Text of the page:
Aid to vulnerable people in Iraq risks being completely blocked within weeks, warned the UN’s humanitarian chief in Iraq, Marta Ruedas, on Tuesday, as a result of the suspension of government documents allowing humanitarians to carry out critical missions.
Aid is in danger of rotting in warehouses, putting lives in jeopardy Marta Ruedas, Humanitarian Coordinator for the UN in Iraq
In a statement released on Thursday by the UN Assistance Mission for Iraq (UNAMI), Ms. Ruedas declared that “our operations are at risk. Without predictable, continual access authorization, humanitarian aid is in danger of rotting in warehouses, putting lives in jeopardy and wasting badly-needed donor funds”.
Prior to November 2019, humanitarian organizations based in Iraq, including the UN and its NGO partners, were granted monthly letters, allowing them to pass through checkpoints unhindered. As of January 2020, almost all of these letters had expired and, with no alternative measures in place, the flow of aid deliveries in Iraq had slowed considerably.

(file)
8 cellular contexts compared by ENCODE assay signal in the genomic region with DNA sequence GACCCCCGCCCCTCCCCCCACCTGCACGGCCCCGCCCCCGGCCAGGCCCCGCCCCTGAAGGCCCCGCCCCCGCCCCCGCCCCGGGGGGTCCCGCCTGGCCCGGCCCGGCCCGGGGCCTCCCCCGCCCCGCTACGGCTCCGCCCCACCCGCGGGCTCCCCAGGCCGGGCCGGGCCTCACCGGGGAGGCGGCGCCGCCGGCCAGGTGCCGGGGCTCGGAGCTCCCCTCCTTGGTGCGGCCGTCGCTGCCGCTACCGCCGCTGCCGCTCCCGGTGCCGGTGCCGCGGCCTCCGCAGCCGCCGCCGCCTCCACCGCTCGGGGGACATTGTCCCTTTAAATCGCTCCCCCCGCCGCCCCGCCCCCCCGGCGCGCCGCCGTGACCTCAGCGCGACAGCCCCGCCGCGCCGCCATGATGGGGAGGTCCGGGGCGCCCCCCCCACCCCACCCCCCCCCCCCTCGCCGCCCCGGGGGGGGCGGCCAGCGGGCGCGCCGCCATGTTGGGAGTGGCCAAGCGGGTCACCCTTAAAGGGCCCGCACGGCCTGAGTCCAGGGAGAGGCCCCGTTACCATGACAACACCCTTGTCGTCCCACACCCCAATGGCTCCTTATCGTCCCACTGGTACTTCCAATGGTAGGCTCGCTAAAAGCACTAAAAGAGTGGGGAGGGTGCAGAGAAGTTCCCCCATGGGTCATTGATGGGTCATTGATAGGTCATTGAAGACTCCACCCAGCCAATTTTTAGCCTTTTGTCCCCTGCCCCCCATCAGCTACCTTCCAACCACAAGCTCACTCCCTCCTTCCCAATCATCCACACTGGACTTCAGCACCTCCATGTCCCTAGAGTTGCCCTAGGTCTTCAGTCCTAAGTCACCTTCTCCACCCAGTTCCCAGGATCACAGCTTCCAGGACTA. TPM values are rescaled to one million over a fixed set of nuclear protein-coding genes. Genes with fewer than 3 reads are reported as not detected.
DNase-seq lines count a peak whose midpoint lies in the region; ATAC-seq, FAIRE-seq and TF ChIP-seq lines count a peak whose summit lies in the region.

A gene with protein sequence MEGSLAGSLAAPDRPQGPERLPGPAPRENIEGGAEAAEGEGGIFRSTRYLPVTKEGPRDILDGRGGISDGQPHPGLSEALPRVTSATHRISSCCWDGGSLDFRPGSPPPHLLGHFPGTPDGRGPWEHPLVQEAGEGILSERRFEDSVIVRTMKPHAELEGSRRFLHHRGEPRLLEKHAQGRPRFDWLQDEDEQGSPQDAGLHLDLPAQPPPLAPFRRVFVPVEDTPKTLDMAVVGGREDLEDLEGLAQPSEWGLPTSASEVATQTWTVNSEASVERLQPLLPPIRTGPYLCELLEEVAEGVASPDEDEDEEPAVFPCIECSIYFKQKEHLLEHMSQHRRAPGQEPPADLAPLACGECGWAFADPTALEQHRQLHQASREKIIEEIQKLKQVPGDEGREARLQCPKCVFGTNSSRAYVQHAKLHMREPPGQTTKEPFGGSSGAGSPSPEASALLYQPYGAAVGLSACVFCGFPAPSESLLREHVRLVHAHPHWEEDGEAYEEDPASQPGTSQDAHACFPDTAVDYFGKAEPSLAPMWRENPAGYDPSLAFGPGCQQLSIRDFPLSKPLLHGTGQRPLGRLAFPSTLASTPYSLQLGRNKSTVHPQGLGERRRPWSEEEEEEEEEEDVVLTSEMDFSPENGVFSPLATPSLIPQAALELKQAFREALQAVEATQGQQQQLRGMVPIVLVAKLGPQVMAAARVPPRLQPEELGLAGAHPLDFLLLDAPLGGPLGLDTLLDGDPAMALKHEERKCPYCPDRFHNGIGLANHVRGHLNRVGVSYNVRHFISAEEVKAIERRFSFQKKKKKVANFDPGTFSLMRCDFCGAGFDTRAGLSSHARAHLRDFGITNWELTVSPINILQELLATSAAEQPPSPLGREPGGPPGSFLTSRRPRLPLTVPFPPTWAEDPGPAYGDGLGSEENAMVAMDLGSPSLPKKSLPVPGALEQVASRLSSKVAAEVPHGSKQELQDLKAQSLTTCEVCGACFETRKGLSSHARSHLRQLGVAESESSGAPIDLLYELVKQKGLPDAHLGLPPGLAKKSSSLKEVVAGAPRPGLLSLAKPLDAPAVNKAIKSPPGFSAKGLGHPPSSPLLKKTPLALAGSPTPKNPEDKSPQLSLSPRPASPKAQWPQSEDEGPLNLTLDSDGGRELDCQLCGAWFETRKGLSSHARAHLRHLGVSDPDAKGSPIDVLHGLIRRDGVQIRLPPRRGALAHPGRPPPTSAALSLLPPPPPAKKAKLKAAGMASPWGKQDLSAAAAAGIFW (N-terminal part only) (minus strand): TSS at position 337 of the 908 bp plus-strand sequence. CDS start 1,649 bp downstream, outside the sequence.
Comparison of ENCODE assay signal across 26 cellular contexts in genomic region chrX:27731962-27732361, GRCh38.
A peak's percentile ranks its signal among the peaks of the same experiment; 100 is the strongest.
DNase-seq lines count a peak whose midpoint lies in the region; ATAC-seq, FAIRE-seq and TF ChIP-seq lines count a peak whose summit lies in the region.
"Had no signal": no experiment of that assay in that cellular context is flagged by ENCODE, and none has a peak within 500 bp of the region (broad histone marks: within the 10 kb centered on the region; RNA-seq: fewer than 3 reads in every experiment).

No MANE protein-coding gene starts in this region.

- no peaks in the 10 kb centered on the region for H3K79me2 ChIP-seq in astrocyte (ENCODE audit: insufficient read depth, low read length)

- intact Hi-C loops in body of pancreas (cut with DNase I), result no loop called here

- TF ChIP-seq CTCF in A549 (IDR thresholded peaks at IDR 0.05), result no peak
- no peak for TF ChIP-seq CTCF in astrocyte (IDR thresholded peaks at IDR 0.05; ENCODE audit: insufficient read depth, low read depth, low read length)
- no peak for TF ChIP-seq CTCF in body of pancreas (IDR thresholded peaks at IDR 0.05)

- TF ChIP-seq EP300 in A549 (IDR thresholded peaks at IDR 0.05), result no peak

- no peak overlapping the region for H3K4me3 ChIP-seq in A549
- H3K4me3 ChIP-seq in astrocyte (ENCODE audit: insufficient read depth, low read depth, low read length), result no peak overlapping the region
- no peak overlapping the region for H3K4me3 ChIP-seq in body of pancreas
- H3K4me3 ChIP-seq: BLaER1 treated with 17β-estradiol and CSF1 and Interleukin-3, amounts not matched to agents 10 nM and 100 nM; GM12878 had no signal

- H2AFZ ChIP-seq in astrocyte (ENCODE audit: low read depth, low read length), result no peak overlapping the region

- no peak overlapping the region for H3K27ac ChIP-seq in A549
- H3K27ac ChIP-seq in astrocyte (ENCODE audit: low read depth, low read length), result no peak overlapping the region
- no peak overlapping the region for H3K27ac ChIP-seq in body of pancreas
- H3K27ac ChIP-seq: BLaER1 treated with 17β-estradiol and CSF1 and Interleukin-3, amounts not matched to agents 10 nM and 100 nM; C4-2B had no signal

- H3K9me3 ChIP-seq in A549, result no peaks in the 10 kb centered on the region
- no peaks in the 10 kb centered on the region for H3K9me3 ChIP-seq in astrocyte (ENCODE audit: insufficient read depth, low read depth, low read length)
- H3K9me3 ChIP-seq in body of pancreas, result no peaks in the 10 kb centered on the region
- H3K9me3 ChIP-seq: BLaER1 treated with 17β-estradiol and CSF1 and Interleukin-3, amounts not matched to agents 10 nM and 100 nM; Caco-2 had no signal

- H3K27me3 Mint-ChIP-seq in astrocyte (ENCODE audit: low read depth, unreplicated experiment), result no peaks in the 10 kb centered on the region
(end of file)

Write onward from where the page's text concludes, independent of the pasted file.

A survey of NGO partners showed that more than 2,460 humanitarian missions have been cancelled or prevented from reaching their destinations. Some 2.4 million people are believed to be affected as a result.
More than 100 NGOs were active in Iraq in 2019, working under a coordinated, $700 million plan to assist some 1.75 million internally displaced persons, those returning home, and host communities. It is estimated that around $520 million is needed to continue vital humanitarian work through this year.
UNAMI says that, unless partners are allowed to immediately resume full, unimpeded movement of their personnel and supplies, humanitarian operations in Iraq “may come to a complete halt within a matter of weeks”, leading to the possibility of hundreds of thousands of people in conflict-affected areas going without food, medicine and materials to get them through the coldest months of the year.
“We request that the Government of Iraq provide clarity on the procedures for granting access authorizations for humanitarian organizations”, said Ms. Ruedas, “and allow us to resume delivering aid effectively and efficiently for the people of Iraq”.